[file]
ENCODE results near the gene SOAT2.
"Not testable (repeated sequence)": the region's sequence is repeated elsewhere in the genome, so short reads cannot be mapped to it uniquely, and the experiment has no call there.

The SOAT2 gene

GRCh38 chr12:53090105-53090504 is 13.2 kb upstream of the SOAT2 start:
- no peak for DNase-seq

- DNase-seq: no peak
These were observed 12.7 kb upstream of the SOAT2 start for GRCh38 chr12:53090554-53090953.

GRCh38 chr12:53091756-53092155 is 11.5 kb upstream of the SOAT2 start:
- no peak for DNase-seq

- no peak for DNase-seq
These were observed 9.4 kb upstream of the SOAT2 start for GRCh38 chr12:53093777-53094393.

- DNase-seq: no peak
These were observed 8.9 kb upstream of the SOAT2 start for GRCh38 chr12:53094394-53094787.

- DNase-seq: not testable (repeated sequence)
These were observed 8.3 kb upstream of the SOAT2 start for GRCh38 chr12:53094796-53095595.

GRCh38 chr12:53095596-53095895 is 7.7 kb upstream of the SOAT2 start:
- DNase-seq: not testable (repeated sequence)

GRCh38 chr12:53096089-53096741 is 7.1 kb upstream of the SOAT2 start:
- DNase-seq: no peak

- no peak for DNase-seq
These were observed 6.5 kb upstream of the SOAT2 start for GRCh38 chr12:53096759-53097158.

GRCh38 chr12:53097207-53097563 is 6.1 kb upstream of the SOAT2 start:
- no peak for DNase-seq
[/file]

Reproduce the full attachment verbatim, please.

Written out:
ENCODE results near the gene SOAT2.
"Not testable (repeated sequence)": the region's sequence is repeated elsewhere in the genome, so short reads cannot be mapped to it uniquely, and the experiment has no call there.

The SOAT2 gene

GRCh38 chr12:53090105-53090504 is 13.2 kb upstream of the SOAT2 start:
- no peak for DNase-seq

- DNase-seq: no peak
These were observed 12.7 kb upstream of the SOAT2 start for GRCh38 chr12:53090554-53090953.

GRCh38 chr12:53091756-53092155 is 11.5 kb upstream of the SOAT2 start:
- no peak for DNase-seq

- no peak for DNase-seq
These were observed 9.4 kb upstream of the SOAT2 start for GRCh38 chr12:53093777-53094393.

- DNase-seq: no peak
These were observed 8.9 kb upstream of the SOAT2 start for GRCh38 chr12:53094394-53094787.

- DNase-seq: not testable (repeated sequence)
These were observed 8.3 kb upstream of the SOAT2 start for GRCh38 chr12:53094796-53095595.

GRCh38 chr12:53095596-53095895 is 7.7 kb upstream of the SOAT2 start:
- DNase-seq: not testable (repeated sequence)

GRCh38 chr12:53096089-53096741 is 7.1 kb upstream of the SOAT2 start:
- DNase-seq: no peak

- no peak for DNase-seq
These were observed 6.5 kb upstream of the SOAT2 start for GRCh38 chr12:53096759-53097158.

GRCh38 chr12:53097207-53097563 is 6.1 kb upstream of the SOAT2 start:
- no peak for DNase-seq